The U.S. Treasury Department's Office of Foreign Asset Control has added 20 new bitcoin (BTC) addresses associated with two individuals to its list of sanctioned individuals.
The group has been accused of stealing more than half a billion dollars in crypto as far back as 2018, when cybersecurity vendor Group-IB claimed it had targeted 14 different exchange in two years. Monday's action specifically stems from the hack of an unnamed exchange in April 2018, according to a press release by the Treasury Department.
A separate in rem forfeiture document unsealed Monday shows the U.S. government is trying to seize the crypto held in 113 different addresses, alleging that the two defendants (who are explicitly named on page 21) laundered "a bulk of the stolen BTC."
Most of the proceeds from the hack were laundered through the use of "peel chains," a term the U.S. government is using to describe the act of sending crypto from one address to another, with some portion of the funds moving to a different address than the bulk in each transaction.
The litecoin was not properly laundered, and appears to remain at the address it was sent to.
The defendants sold some of the crypto to U.S. customers and used a U.S.-based exchange for some transactions, according to the forfeiture document. A South Korean exchange is also implicated in the document.
A U.S. Department of Justice (DOJ) press release added further information, saying some of the laundered funds allegedly helped North Korean actors continue hacking campaigns against other financial industry participants. The release also alleged that North Korean co-conspirators are connected to "the theft of approximately $48.5 million" in crypto from a South Korean exchange.
While the DOJ does not name the exchange which was hacked, South Korea-based Upbit reported the loss of roughly $49 million in ether on Nov. 27, 2019.
The agency listed 12 addresses associated with Jiadong Li:
OFAC listed eight addresses affiliated with Yinyin Tian:
While thousands of bitcoin appear to have flowed through the listed addresses, the majority appeared to hold no bitcoin as of press time.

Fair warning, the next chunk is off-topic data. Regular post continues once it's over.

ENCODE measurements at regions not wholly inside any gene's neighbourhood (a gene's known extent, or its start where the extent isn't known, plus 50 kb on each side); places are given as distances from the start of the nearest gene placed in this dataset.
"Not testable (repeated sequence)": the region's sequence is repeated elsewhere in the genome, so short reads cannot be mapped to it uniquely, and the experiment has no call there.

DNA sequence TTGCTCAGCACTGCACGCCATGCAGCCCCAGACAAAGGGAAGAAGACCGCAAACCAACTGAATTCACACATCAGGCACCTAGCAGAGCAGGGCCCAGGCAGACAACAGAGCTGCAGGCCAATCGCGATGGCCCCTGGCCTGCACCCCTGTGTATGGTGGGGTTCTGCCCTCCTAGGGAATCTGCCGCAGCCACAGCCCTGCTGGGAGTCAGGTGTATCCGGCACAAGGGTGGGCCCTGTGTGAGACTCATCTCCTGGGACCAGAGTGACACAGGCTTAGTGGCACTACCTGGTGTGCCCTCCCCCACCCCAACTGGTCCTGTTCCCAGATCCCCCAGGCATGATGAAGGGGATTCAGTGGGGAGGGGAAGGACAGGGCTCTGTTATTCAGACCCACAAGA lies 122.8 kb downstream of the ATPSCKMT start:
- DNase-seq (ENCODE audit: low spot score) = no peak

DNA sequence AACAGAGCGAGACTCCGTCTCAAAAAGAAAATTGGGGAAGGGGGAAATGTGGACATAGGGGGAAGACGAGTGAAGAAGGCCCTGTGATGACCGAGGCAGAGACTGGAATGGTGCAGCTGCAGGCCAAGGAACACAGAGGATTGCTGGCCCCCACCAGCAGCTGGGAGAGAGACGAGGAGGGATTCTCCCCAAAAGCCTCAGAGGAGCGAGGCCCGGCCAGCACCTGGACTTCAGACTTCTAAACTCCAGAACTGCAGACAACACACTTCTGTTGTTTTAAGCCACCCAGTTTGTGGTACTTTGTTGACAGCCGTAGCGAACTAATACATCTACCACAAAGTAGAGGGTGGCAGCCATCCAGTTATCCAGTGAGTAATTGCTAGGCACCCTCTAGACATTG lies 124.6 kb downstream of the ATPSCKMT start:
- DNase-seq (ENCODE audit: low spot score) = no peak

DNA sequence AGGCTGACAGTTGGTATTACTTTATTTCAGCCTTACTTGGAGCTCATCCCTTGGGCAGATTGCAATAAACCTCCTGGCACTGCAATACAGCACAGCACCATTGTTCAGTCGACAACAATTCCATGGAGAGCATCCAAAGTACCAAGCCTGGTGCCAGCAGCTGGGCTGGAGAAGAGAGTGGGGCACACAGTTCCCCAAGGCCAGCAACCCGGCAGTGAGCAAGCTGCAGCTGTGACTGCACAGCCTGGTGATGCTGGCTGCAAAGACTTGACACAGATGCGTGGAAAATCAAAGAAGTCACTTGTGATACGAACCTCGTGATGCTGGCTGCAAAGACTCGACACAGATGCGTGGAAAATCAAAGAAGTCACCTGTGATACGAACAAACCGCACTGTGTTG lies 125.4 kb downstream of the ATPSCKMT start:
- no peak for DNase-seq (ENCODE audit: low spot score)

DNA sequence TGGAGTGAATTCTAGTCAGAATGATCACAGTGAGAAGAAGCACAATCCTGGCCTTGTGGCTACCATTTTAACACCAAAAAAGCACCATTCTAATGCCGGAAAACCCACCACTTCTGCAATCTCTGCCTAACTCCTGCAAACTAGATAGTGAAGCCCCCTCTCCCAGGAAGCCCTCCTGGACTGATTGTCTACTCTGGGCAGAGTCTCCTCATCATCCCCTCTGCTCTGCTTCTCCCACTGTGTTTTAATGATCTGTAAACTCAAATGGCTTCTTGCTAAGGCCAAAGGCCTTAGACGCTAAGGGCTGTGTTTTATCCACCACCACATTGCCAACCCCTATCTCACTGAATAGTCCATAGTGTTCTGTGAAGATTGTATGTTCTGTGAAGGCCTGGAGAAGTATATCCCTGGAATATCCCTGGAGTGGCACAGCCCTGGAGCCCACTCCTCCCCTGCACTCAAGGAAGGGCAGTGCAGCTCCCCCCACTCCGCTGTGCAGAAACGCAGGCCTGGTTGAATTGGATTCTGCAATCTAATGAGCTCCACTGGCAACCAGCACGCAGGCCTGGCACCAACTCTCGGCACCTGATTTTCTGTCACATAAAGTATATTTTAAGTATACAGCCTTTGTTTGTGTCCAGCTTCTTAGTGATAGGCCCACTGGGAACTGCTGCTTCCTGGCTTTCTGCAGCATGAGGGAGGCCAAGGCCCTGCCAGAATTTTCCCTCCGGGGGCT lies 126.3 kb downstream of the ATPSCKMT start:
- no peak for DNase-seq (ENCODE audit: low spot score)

Monday's move is the third time OFAC has listed cryptocurrency addresses on its sanctions list. In 2018, the agency tied bitcoin addresses to a pair of Iranian nationals it accused of facilitating financial transactions related to ransomware. Last year, the agency also listed a litecoin address and additional bitcoin addresses affiliated with three Chinese nationals it charged with violating money laundering and drug smuggling laws.
According to the Treasury Department's press release, "North Korea's malicious cyber activity is a key revenue generator" for the nation. The country uses peer-to-peer marketplaces and exchanges with "negligible" know-your-customer controls, and crypto stolen by the nation can be used in a variety of ways.
"Given the illicit finance risk that cryptocurrency and other digital assets pose, in June 2019 the Financial Action Task Force (FATF) amended its standards to require all countries to regulate and supervise such service providers, including exchangers, and to mitigate against such risks when engaging in cryptocurrency transactions," the press release said. "The United States is particularly concerned about platforms that provide anonymous payment and storage functionality without transaction monitoring, suspicious activity reporting, or customer due diligence, among other obligations."
OFAC also deleted a number of Russian entities linked to the Independent Petroleum Company from its sanctions list in Monday's action.
UPDATE (Marc 2, 22:45 UTC): This article has been updated with additional information, including the U.S. government's forfeiture claim against 113 crypto addresses and the U.S. Department of Justice's press release.
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